We performed all our experiments on a set of driver/non-driver genes from the Mutational Cancer Drivers Database (intOGen)20 and Cellular Phenotype Database (CPD)11 downloaded on 18 Feb 2018. They contain a total of 60,279 genes: 24,475 of them are human protein-coding genes and the remaining 35,804 represent different types of RNA molecules and pseudogenes. Some of the genes are identified as being driver genes in one of the 28 cancer types in intOGen.

Furthermore, we used cellular phenotype annotations of genes provided by the Cellular Phenotype Database (CPD)11, downloaded on 18 Feb 2018, and we used function annotations provided by the Gene Ontology (GO) website17 downloaded on 14 Jul 2018. We further used phenotype annotations observed in mutant mouse models, downloaded from the Mouse Genome Informatics (MGI) database10 on 14 Jul 2018.

We mapped all gene identifiers to Entrez gene identifiers and used the mapping file between Ensembl gene identifiers and Entrez genes provided by the Cellular Phenotype Database (CPD)11; we converted UniProt identifiers of proteins in the GO annotations to Entrez gene identifiers using the UniProt mapping tool provided on the UniProt website12; and for assigning phenotypes to genes we use mouse orthologs of human genes and assign the phenotypes associated with loss-of-function mutations in mice in the MGI database10 to the human genes.

We started with 20,352 human genes of which 13,116 are annotated using the Cellular Microscopy Phenotype Ontology (CMPO)16, 17,591 are annotated using the Gene ontology (GO)17, and 7,884 are annotated with the Mammalian Phenotype Ontology (MP)18.

Generation of ontology annotation-based features

We used the OPA2Vec approach19 to generate “embeddings” representing genes based on the different ontologies and the annotations of the genes with the ontologies. An ontology embedding is a function that projects entities in an ontology or annotated with an ontology into an n-dimensional real-valued space while preserving some of the ontology’s structure.

For generating the ontology embeddings using OPA2Vec, we evaluated different embedding sizes and minimum count parameters while fixing a window size of 5; the majority of axioms within the ontology used by OPA2Vec workflow contain 3 words (i.e., simple subclass axioms) and almost never exceed 10 words, for which a window size of 5 suffices. Among our experiments (see Supplementary Table 8), the optimal combination of parameters are and embedding size 100, minimum count 5, and using the default skip-gram model. We fixed these parameters throughout all our experiments.

Supervised training

We investigated the performance of a machine learning based classification algorithm in identifying new driver genes. In our experiments, we used known driver genes within 20 different cancer types as the positive set, and randomly selected an equal number of the non-driver genes as the negative set.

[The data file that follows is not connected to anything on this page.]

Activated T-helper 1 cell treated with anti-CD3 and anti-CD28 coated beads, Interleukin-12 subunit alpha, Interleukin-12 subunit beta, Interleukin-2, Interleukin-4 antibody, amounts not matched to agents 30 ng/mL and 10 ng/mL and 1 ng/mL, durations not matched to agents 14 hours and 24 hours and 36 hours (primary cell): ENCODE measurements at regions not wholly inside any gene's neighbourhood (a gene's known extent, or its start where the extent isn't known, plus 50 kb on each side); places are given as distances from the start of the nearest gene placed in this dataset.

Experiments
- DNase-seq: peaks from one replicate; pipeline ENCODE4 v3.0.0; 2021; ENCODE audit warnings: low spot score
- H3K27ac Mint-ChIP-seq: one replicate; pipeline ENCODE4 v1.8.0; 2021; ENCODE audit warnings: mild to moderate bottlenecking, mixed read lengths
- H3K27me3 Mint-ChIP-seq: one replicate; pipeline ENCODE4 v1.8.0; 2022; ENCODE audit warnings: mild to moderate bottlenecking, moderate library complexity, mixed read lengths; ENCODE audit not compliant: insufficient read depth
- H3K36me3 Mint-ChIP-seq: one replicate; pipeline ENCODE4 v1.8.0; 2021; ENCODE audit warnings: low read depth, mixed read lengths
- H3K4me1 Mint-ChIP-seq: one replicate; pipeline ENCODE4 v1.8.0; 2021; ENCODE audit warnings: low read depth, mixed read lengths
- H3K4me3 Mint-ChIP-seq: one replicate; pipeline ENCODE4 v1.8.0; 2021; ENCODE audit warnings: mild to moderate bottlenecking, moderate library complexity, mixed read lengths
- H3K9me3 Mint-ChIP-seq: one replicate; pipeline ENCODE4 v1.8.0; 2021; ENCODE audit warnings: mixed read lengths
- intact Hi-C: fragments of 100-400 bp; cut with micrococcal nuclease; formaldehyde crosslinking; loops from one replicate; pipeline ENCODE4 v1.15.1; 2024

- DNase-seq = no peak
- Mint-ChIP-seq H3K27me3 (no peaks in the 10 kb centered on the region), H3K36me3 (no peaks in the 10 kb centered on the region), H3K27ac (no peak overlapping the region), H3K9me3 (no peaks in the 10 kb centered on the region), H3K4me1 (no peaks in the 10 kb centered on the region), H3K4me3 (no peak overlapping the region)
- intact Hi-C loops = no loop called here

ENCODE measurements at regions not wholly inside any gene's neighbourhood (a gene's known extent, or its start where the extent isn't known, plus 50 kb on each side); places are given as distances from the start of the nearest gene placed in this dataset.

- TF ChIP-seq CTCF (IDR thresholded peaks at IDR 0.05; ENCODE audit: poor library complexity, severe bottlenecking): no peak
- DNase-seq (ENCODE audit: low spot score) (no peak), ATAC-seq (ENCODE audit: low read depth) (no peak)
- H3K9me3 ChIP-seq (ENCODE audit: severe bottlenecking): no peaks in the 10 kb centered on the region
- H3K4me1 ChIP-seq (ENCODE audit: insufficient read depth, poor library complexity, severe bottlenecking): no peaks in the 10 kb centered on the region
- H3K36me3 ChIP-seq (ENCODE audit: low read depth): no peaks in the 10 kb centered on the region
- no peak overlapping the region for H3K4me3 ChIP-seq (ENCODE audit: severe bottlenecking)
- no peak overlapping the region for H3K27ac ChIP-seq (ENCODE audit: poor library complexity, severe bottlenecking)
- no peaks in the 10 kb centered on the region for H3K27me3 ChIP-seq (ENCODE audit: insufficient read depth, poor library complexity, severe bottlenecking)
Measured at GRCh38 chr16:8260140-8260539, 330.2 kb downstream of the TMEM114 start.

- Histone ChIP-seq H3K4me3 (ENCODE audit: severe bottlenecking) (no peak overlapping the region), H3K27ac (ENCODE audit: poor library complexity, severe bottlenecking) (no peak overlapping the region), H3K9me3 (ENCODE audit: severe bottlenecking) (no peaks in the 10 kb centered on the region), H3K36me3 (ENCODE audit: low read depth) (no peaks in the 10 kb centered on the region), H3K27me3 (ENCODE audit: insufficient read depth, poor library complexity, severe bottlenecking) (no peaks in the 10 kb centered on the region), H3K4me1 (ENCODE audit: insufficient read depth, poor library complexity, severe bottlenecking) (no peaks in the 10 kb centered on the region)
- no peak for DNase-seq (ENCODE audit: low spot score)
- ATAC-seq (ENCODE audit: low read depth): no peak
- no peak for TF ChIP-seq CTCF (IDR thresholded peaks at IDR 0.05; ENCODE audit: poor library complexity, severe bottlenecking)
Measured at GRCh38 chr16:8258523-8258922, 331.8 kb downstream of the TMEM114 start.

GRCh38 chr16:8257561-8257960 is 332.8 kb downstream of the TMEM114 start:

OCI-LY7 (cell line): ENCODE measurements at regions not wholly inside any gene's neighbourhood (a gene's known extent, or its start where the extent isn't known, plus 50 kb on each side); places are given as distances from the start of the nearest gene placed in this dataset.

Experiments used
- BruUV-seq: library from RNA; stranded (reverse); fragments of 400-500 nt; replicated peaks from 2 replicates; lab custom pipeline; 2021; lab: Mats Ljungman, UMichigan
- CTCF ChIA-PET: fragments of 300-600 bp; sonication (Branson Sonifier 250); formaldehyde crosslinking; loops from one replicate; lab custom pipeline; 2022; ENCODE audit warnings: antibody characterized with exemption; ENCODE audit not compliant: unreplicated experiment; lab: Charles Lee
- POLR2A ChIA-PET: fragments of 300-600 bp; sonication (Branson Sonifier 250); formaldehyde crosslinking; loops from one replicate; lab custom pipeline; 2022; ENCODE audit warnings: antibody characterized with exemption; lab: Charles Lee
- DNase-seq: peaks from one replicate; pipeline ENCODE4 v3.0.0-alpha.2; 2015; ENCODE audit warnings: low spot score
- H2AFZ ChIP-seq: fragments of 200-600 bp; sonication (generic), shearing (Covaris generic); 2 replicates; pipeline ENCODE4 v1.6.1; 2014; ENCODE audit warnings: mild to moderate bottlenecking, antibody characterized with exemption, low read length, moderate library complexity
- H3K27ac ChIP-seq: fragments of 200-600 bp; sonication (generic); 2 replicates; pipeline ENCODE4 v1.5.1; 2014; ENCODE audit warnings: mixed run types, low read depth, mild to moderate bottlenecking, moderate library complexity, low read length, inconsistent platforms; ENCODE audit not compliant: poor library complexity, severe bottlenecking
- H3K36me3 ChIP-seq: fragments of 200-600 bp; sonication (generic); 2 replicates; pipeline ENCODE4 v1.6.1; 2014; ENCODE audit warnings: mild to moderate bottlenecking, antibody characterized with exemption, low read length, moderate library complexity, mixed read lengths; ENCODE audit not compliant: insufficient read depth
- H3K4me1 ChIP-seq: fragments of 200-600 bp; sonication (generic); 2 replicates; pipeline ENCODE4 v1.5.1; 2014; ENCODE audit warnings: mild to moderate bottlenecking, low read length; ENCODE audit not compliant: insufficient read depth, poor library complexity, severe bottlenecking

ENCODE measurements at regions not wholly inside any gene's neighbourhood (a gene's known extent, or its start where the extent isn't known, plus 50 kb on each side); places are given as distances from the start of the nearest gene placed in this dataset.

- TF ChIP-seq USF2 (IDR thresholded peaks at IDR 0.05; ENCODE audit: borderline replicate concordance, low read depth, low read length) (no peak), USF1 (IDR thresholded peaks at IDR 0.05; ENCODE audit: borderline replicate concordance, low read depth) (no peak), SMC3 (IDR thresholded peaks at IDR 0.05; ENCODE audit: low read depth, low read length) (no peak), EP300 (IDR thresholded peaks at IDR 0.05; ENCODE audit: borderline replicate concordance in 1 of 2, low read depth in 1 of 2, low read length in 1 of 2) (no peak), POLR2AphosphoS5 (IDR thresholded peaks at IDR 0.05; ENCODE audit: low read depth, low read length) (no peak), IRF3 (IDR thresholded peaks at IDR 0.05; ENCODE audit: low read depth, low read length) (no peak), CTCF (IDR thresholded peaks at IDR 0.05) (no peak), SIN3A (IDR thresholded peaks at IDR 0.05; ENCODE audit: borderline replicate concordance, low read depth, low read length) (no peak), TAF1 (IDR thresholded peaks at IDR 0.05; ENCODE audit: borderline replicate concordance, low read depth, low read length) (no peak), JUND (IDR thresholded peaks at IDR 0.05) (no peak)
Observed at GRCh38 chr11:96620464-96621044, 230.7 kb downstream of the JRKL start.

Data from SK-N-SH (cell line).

For the training and testing, we performed stratified 10-fold cross-validation. We performed a limited grid search for optimal sets of hyperparameters of the neural network using the Hyperas system35. We used a Rectified Linear Unit as an activation function36 for the hidden layers and a sigmoid function as the activation function for the output layer; we used cross entropy as loss function in training, and Rmsprop37 to optimize the neural networks parameters in training.

Sample preparation and sequencing

For nasopharyngeal cancer samples: 26 patients with nasopharyngeal cancer received treatment at King Abdulaziz University Hospital, Jeddah. 16/26 were male and 10/26 female. Patients has tumor that ranges from T1-4 and nodal involvement from N0-3 (22/26 patients). Four patients had metastatic disease on radiological assessment (4/26). 20 out of 26 patients received combined treatment with curative intension of which 8/26 patients received concurrent chemoradiation and 12/26 patients received induction chemotherapy followed by concurrent chemoradiation. Two patients could not receive any active treatment and were offered only palliative measures. Four patients had metastatic disease from which 2 received palliative chemotherapy and the other 2 patients received induction chemotherapy followed by chemoradiation for aggressive palliation as they had good response to initial chemotherapy.

Tissue samples were taken from nasopharyngeal cancer lesions and embedded in formalin at King Abdulaziz University Hospital in Jeddah, KSA. DNA was extracted from the tissue using Qiagen QIAamp FFPE Tissue DNA extraction kit (56404) following the manufacturer’s instruction. To capture the exomes and to prepare the sequencing libraries, a TruSeq exome kit (Illumina) was used. The indexed libraries were pooled (7 samples per lane), and 7 lanes in total were used for paired-end sequencing (150 bp) on a HiSeq. 4000 (Illumina). The average sequencing depth is 237x.